cheers

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  4. I used to think that experience was knowledge at one point in time. May be what triggered this thought, which later turned into a beleif is that , I had the oppurtunity to work with the crème de la crème (the IIM and the IIT passouts and the like) but sometimes their managment skills, thought process or ideas never justified their alma mater. I know its extremely vain of me to state this, but this was my preception.Now I know, may be their thoughts had become obsolete.

    But I have a question for you. Dont you think, a problem at hand (real life) is more educating than a course every now and then?

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  5. @ blogueuer - Ops Mgmt has also sorts of quanti stuff. I have forgotten linear programming, can't differentiate between regression and correlation and will definitely get a F !! And yes Plan B definitely - its never too late to do an Executive MBA .

    @kiwi - CAT is tougher than the actual B-School exam. I didn't want to embarass myself by saying that there's no hope in hell that I would get through CAT now !!

    @aparna - you are right, experience is a great teacher and is extremely important. But you also need to know your technical stuff right ? I am convinced that one of the reasons for the current bank failures is that nobody in any bank's board understood what a credit default swap was.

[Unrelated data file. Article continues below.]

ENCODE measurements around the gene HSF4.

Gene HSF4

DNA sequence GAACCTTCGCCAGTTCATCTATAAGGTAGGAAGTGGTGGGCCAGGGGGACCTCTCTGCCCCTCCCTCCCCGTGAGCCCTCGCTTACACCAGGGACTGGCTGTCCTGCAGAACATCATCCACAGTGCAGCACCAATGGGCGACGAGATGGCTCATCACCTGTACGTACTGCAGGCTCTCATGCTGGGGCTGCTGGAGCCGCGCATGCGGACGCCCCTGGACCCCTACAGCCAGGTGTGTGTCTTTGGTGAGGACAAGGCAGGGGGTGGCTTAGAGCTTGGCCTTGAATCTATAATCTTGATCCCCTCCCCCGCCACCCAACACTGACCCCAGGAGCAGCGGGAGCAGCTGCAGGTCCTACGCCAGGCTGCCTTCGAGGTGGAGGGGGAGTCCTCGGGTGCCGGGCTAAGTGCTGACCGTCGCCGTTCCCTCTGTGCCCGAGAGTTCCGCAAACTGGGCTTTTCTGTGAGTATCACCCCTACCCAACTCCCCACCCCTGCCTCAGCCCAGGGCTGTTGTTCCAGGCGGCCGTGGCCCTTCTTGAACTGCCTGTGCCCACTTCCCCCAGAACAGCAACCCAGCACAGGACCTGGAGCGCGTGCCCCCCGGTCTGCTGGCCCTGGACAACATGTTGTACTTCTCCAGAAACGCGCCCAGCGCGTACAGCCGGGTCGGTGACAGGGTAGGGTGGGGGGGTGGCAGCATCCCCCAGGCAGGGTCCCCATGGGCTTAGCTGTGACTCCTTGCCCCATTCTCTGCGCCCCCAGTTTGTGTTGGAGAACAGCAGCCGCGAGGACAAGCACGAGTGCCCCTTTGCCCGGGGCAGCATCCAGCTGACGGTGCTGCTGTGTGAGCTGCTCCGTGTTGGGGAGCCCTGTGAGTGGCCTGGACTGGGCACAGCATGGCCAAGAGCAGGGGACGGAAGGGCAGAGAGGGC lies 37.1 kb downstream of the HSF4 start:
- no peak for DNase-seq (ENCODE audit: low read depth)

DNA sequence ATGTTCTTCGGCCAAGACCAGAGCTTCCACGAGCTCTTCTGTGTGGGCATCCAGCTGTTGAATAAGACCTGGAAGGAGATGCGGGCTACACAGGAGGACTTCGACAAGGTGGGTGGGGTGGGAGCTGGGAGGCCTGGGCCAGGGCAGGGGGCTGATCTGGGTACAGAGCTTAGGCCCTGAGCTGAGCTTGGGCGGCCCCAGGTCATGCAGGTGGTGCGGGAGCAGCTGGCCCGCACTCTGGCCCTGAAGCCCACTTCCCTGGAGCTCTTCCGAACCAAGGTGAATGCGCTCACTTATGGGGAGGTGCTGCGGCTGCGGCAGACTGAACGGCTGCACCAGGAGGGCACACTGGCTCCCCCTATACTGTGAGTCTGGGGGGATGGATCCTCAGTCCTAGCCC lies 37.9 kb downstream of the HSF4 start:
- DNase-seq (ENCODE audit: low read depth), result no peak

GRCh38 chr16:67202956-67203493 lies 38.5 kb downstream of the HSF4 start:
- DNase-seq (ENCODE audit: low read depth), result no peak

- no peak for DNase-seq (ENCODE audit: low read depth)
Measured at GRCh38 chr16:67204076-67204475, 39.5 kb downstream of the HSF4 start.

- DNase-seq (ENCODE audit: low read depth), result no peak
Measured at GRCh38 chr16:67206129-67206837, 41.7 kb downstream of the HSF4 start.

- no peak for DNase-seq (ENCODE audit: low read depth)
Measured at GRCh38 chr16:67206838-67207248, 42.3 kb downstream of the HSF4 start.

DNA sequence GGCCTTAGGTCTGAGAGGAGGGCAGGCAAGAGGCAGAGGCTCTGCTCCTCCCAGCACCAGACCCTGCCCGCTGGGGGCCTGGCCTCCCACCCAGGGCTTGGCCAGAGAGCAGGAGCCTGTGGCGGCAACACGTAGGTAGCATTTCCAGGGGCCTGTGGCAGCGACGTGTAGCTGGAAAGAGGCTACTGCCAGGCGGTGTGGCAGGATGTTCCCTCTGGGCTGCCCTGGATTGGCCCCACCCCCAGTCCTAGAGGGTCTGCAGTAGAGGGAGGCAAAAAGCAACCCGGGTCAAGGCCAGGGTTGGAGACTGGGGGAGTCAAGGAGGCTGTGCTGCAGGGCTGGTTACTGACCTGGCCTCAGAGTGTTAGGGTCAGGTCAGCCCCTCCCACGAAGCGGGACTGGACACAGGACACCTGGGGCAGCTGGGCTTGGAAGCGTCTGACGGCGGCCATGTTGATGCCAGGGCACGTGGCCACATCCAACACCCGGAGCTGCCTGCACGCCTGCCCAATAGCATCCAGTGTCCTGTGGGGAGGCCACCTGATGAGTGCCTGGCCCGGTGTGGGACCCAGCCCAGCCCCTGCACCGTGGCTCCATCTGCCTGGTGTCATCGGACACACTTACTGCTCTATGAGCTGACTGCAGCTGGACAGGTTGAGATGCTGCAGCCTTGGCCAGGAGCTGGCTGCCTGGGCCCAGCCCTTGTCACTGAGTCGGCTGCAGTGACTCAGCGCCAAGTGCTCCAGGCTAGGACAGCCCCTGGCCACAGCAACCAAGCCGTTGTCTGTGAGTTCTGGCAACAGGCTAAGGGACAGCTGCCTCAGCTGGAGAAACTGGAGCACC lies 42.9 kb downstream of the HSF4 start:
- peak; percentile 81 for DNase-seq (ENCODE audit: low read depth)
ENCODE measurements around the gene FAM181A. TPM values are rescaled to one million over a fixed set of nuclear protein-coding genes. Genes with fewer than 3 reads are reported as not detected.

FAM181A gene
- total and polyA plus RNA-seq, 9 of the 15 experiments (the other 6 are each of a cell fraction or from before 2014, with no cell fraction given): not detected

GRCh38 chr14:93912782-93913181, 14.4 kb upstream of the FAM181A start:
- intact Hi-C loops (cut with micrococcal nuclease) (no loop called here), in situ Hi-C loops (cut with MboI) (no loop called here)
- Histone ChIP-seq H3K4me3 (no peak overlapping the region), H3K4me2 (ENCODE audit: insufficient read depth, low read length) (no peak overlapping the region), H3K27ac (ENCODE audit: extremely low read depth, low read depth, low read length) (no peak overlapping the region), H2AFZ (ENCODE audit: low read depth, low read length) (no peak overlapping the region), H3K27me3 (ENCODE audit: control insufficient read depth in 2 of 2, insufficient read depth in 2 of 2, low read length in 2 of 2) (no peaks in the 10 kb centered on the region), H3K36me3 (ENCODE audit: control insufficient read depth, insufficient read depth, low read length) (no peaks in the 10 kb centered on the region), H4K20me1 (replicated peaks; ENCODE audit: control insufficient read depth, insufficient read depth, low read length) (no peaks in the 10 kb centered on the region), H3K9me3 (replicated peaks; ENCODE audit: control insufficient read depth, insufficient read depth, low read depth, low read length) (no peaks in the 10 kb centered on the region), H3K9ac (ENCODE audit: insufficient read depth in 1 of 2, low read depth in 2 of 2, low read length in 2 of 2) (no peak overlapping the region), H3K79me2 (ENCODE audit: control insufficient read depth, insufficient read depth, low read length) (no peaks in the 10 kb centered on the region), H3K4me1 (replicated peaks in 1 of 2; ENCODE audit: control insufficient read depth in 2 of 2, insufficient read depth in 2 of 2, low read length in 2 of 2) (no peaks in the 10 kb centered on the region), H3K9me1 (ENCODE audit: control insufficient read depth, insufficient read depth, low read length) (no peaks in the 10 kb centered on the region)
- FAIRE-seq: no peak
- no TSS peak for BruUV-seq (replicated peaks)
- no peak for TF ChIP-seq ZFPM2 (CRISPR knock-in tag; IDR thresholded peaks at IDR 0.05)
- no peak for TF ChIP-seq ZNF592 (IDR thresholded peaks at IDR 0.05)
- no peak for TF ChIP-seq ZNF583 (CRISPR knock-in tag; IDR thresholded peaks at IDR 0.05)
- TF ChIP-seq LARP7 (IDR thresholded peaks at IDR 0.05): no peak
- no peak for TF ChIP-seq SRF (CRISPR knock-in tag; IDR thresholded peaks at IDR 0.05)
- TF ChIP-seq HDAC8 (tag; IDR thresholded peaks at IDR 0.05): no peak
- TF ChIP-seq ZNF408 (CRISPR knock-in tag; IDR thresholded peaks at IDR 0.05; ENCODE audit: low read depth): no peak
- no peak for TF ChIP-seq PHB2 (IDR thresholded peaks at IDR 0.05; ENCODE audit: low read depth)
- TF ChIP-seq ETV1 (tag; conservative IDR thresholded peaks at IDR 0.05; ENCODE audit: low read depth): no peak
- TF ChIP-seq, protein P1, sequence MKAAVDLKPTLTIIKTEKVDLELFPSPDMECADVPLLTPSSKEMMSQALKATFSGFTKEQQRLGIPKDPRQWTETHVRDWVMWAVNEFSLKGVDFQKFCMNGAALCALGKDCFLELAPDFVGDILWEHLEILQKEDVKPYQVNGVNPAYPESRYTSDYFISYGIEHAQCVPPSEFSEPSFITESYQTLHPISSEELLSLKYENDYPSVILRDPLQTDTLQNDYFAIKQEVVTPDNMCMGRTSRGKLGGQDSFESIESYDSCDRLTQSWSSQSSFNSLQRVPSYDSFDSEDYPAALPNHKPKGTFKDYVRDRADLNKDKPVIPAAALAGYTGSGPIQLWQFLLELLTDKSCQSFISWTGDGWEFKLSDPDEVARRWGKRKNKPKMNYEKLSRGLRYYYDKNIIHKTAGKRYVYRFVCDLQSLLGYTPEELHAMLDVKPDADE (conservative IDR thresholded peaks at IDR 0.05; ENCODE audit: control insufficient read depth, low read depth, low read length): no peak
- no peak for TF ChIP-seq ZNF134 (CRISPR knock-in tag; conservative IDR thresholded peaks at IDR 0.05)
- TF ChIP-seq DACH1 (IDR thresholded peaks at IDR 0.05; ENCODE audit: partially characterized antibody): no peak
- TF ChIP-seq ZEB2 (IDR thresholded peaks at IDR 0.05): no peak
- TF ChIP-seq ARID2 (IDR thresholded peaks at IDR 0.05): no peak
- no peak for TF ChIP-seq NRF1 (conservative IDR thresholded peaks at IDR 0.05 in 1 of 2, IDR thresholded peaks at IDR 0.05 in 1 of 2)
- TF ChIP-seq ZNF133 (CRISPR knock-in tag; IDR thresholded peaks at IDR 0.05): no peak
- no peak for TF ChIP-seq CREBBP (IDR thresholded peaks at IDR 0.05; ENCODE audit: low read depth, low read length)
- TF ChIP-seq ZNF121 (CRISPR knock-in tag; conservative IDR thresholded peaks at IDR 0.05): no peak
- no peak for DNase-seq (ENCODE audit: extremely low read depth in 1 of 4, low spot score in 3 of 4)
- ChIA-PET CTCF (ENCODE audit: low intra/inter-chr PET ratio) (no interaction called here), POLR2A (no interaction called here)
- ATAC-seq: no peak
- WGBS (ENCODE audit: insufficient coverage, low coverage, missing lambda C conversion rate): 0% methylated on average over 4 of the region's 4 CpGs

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  6. This is sooo true...Getting trained now n then can help us coz we are not all blessed always with the same jobs related to our education and we kinda lose track somewhere in between...I can guarantee that I'll flunk if I had to take an exam on all my engineering subjects now...and I also don't want to be dumbfounded when my kid asks me some tech quesitons tomorrow...and Yes I did find some of my managers with blank faces when they were posed with certain major issues and all of them go to as many trainig sessions as they can...more knowledge is always an added advantage especially when our designation increases and we are expected to know more than our subordinates.

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  7. You have opened pandoras box. Curriculum followed in Indian business schools (exclude ISB/IIMs) will still be age old and may not add any value.
    I agree with you on blogging and teaching/mentoring budding students will help managers in upgrading themselves. By staying in touch with students, one can have pulse of trends to come in which is good for any manager.

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  8. @Rads - Yes, continuous reeducation is good - not just on company training programmes but also privately on our own

    @Adesh - You are absolutely right. Interacting with students is one of the most refreshing and learning of experiences. hence my exhortation to teach